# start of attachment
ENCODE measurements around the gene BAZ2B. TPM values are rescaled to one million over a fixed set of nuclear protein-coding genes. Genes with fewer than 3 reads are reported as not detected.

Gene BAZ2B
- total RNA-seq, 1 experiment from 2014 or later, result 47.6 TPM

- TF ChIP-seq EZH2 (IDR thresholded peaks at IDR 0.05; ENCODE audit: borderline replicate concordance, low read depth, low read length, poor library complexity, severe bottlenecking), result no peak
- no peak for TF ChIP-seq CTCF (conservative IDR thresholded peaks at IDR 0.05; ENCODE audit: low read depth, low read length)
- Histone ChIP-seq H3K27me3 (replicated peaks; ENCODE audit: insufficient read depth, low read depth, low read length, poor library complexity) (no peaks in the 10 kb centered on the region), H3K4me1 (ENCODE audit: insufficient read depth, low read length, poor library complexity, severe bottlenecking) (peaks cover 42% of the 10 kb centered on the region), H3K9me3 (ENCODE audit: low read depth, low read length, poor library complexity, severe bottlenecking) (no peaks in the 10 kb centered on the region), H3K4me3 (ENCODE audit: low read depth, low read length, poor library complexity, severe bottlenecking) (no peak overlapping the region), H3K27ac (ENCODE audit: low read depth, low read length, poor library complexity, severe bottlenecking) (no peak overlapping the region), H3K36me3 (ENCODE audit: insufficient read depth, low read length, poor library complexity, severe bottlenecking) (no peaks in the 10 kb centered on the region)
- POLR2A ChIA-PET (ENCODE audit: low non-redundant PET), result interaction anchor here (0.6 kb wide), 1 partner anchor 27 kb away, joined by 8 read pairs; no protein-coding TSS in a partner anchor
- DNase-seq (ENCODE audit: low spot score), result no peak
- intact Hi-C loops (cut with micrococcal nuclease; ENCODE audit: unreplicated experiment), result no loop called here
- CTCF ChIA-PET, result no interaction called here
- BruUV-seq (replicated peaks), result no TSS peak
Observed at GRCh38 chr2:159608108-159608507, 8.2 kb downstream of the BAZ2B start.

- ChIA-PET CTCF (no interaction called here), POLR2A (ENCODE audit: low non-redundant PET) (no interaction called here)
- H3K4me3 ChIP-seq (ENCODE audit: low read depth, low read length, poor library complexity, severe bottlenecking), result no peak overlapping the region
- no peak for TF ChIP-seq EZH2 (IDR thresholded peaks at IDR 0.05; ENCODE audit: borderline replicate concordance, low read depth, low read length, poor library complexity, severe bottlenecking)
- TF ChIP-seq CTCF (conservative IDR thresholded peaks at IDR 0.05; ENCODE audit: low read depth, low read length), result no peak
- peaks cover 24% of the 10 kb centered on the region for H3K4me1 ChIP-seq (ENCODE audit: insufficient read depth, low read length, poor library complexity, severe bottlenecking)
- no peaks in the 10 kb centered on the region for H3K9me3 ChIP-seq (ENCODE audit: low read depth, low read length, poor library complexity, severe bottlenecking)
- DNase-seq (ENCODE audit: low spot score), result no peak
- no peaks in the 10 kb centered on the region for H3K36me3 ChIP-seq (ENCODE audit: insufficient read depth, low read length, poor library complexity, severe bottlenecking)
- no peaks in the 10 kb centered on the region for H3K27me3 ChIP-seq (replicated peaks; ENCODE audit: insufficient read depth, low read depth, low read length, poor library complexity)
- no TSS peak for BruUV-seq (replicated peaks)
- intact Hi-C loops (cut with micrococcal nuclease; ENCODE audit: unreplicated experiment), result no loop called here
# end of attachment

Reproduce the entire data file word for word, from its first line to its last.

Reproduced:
ENCODE measurements around the gene BAZ2B. TPM values are rescaled to one million over a fixed set of nuclear protein-coding genes. Genes with fewer than 3 reads are reported as not detected.

Gene BAZ2B
- total RNA-seq, 1 experiment from 2014 or later, result 47.6 TPM

- TF ChIP-seq EZH2 (IDR thresholded peaks at IDR 0.05; ENCODE audit: borderline replicate concordance, low read depth, low read length, poor library complexity, severe bottlenecking), result no peak
- no peak for TF ChIP-seq CTCF (conservative IDR thresholded peaks at IDR 0.05; ENCODE audit: low read depth, low read length)
- Histone ChIP-seq H3K27me3 (replicated peaks; ENCODE audit: insufficient read depth, low read depth, low read length, poor library complexity) (no peaks in the 10 kb centered on the region), H3K4me1 (ENCODE audit: insufficient read depth, low read length, poor library complexity, severe bottlenecking) (peaks cover 42% of the 10 kb centered on the region), H3K9me3 (ENCODE audit: low read depth, low read length, poor library complexity, severe bottlenecking) (no peaks in the 10 kb centered on the region), H3K4me3 (ENCODE audit: low read depth, low read length, poor library complexity, severe bottlenecking) (no peak overlapping the region), H3K27ac (ENCODE audit: low read depth, low read length, poor library complexity, severe bottlenecking) (no peak overlapping the region), H3K36me3 (ENCODE audit: insufficient read depth, low read length, poor library complexity, severe bottlenecking) (no peaks in the 10 kb centered on the region)
- POLR2A ChIA-PET (ENCODE audit: low non-redundant PET), result interaction anchor here (0.6 kb wide), 1 partner anchor 27 kb away, joined by 8 read pairs; no protein-coding TSS in a partner anchor
- DNase-seq (ENCODE audit: low spot score), result no peak
- intact Hi-C loops (cut with micrococcal nuclease; ENCODE audit: unreplicated experiment), result no loop called here
- CTCF ChIA-PET, result no interaction called here
- BruUV-seq (replicated peaks), result no TSS peak
Observed at GRCh38 chr2:159608108-159608507, 8.2 kb downstream of the BAZ2B start.

- ChIA-PET CTCF (no interaction called here), POLR2A (ENCODE audit: low non-redundant PET) (no interaction called here)
- H3K4me3 ChIP-seq (ENCODE audit: low read depth, low read length, poor library complexity, severe bottlenecking), result no peak overlapping the region
- no peak for TF ChIP-seq EZH2 (IDR thresholded peaks at IDR 0.05; ENCODE audit: borderline replicate concordance, low read depth, low read length, poor library complexity, severe bottlenecking)
- TF ChIP-seq CTCF (conservative IDR thresholded peaks at IDR 0.05; ENCODE audit: low read depth, low read length), result no peak
- peaks cover 24% of the 10 kb centered on the region for H3K4me1 ChIP-seq (ENCODE audit: insufficient read depth, low read length, poor library complexity, severe bottlenecking)
- no peaks in the 10 kb centered on the region for H3K9me3 ChIP-seq (ENCODE audit: low read depth, low read length, poor library complexity, severe bottlenecking)
- DNase-seq (ENCODE audit: low spot score), result no peak
- no peaks in the 10 kb centered on the region for H3K36me3 ChIP-seq (ENCODE audit: insufficient read depth, low read length, poor library complexity, severe bottlenecking)
- no peaks in the 10 kb centered on the region for H3K27me3 ChIP-seq (replicated peaks; ENCODE audit: insufficient read depth, low read depth, low read length, poor library complexity)
- no TSS peak for BruUV-seq (replicated peaks)
- intact Hi-C loops (cut with micrococcal nuclease; ENCODE audit: unreplicated experiment), result no loop called here